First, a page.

Saturday, September 22, 2007

The Assassination of Jesse James by the Coward Robert Ford


Before I start talking about this movie I have one thing to say: If you are tall and you wear a hat in a movie theater that makes you even taller you, my friend, are a douche. Thank you.

To a certain extent The Assassination of Jesse James by the Coward Robert Ford seems to be one of those movies that people either love or hate. As far as I can tell critics either think it's a failure or they think it's a near-masterpiece. I'd say it's rather closer to the latter.

The critics who dislike it say that it can be boring and filled with lacunae where nothing happens. Some said the same about the beginning of Brokeback Mountain. I understand where they're coming from with this, but I didn't see it then and I don't see it now. Kenneth Turan of the Los Angeles Times writes, "Partisans will argue that without the leisurely tedium of 'Assassination's' first two hours this involvement would not have happened, but that is the voice of excess speaking." I wouldn't argue that at all. I would argue that in the beauty of the setting, the stillness and wide open space that is juxtaposed with violence and fear, there is no tedium to begin with.

Other criticisms include hard to follow accents (they weren't), bad acting (inexplicable, but then it's the resolutely anti-intellectual New York Post), pretension (true, in rare parts), and imbalance (also true--the beginning could have been shorter and the ending longer).

There does seem to be general agreement that the cinematography is beautiful. And that is very, very true. I could just watch this movie, with no sound, no plot, just the gorgeous scenery. The snow and hard ground, the clouds rolling across a giant sky, the grain blowing in the wind, the smallness of humans and civilization in this vast and harsh landscape. It's a setting that is quintessentially American, and also what I assume Kant would have described as the "terrifying sublime," provoking not only pleasure but also fear, or a sense of dread and melancholy.

The homosocial nature of much of the film is also quintessentially American. Women are generally unimportant and marginalized in the making of American mythology. It is therefore appropriate that the movie is centered upon the relationships between men. There are women present at times, yes, but as in Moby Dick and Huckleberry Finn, these women are largely a footnote in the story. Everything that really matters in the movie can be seen in the brilliant assassination scene. Three men in a room, a reflection, an acknowledgment of inevitability, the ties that bind these men together.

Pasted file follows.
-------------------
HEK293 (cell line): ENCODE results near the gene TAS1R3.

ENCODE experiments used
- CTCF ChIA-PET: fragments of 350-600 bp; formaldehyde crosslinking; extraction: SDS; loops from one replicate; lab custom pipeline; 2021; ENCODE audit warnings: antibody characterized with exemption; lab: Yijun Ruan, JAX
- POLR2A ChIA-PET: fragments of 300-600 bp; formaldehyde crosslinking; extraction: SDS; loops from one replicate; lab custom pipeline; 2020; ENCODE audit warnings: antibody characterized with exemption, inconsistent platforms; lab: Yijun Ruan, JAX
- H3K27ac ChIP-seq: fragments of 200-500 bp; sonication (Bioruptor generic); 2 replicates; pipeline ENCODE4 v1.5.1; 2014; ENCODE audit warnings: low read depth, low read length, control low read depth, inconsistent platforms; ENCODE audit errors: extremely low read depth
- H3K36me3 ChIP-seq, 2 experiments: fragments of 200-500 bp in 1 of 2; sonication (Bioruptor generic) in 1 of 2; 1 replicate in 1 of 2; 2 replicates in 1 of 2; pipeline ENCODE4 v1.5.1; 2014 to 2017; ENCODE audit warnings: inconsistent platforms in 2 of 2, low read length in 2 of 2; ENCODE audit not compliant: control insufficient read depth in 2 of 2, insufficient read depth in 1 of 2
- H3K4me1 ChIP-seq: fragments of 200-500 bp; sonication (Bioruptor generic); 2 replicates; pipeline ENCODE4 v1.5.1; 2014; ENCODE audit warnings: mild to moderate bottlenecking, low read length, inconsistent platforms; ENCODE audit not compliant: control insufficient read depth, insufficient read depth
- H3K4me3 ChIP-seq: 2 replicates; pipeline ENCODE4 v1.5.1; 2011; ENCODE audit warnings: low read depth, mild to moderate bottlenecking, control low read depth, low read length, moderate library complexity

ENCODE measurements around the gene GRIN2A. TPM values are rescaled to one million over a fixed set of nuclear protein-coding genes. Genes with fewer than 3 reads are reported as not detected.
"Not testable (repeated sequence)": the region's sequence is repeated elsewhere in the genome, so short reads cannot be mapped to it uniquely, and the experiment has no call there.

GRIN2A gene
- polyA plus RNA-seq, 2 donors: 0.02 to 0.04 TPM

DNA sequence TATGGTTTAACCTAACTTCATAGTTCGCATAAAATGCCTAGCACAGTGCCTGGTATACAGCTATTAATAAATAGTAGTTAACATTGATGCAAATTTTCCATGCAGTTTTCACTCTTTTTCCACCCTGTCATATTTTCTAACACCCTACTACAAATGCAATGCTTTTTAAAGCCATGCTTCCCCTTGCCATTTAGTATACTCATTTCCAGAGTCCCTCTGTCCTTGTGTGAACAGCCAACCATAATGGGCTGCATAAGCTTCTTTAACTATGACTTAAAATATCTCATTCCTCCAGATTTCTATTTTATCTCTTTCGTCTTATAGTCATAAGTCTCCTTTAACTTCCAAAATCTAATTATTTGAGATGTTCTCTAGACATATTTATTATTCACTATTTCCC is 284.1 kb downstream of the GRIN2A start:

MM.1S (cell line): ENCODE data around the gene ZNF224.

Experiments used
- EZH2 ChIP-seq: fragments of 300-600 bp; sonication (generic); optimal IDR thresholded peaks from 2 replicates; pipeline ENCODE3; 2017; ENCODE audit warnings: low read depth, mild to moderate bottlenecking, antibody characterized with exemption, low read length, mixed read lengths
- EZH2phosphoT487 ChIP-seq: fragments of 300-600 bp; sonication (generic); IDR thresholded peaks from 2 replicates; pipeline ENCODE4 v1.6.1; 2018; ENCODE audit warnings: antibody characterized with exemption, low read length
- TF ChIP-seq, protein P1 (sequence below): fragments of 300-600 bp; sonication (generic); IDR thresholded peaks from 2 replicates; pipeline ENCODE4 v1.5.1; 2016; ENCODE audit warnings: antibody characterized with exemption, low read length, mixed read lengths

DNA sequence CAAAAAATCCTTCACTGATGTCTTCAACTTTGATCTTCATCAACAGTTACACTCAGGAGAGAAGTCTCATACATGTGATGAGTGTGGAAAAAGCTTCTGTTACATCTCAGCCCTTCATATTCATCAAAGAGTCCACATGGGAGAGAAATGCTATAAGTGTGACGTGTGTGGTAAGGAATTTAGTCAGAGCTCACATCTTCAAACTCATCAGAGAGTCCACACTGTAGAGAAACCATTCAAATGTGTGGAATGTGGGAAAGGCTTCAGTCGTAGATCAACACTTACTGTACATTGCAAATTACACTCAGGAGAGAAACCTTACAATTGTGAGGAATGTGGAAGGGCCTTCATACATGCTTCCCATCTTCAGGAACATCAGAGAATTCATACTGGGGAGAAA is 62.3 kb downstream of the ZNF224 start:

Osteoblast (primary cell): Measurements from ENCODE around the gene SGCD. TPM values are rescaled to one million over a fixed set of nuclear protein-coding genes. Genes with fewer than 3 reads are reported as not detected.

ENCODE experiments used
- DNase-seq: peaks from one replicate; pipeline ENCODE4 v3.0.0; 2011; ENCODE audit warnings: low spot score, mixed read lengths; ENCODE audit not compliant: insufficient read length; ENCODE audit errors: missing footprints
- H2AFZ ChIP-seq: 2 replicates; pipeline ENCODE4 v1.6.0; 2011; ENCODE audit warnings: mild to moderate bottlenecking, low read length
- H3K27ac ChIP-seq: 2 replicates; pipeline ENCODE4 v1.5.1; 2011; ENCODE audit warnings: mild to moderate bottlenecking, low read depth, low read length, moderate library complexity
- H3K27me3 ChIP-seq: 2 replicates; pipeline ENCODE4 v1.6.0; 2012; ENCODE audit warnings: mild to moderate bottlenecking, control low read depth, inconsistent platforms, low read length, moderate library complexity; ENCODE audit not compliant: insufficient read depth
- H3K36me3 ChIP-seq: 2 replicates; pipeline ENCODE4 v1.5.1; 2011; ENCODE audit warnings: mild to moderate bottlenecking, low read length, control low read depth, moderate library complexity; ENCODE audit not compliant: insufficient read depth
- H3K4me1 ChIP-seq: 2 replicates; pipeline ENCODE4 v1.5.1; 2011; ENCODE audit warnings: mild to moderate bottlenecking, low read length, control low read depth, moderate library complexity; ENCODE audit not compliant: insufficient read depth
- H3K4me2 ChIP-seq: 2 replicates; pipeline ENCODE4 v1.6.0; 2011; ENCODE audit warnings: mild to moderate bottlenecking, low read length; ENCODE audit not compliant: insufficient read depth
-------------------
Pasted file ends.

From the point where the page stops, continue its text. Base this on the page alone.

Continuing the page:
Ford wants to be James's sidekick. He desperately wants his friendship and approval--in one scene he painfully elaborates on the similarities between James and himself. Even if James wanted such a relationship with the fawning and unlikeable Ford--and occasionally, as when he presents him with a new gun, he seems to--he's too unstable to sustain it. Thus thwarted desire and disappointment are molded into anger and resentment. It's the dark side of a relationship you see again and again in literature, movies, and perhaps most particularly, comic books, which share many features with the Western.

The reviewer in the New Jersey Star-Ledger writes, "Ford was dumb enough to confuse fame with infamy. He couldn't figure out shooting an unarmed murderer in the back only made the murderer a hero." I don't see that as the point of the movie, nor do I think that shooting James in the back made Ford dumb. And I don't think that most twenty-year-olds, no matter how smart, would have made that distinction, particularly in the rather less pop-culture-and-celebrity saturated 19th century. The movie is a commentary on fame, certainly, but I don't think it's a commentary on Ford's stupidity. Fame would be far less pernicious if it were merely the creation of stupid young people.

Anyway, the murderer was a hero before his death. The appeal of Jesse James wasn't that he was shot in the back--he was famous long before that--but that he was, in many ways, a quintessential American hero. In Studies in Classic American Literature D.H. Lawrence wrote about the, "myth of the essential white America." Lawrence's understanding of America was far different then the story we tell ourselves. He wrote, "the love, the democracy, the floundering into lust, is a sort of by-play. The essential American soul is hard, isolate, stoic, and a killer. It has never yet melted." Lawrence understood that we don't make heroes or myths out of kindness or gentleness or love. That America's great literature revolves around blood and violence and horror. The character of Jesse James, prone to rages and violence, paranoid, cruel, yet still a family man who loves his children, is exactly the sort we love and mythologize. It's not a tragedy that James was shot in the back. It's not a tragedy that he dies. He's an unstable murderer. And yet, in the context of American culture James can be nothing other than a hero and a legend.

The movie isn't perfect, and it isn't a masterpiece, but it is a psychologically acute, literate, and evocative exploration of fame--the way in which it poisons those who worship it and destroys those who have it--that speaks directly to our obsessive fascinations. In it's authentic depiction of the West, built through the slow accumulation of layers of detail, it taps into something quintessentially American, which has always struck me as the raison d’être of the Western.

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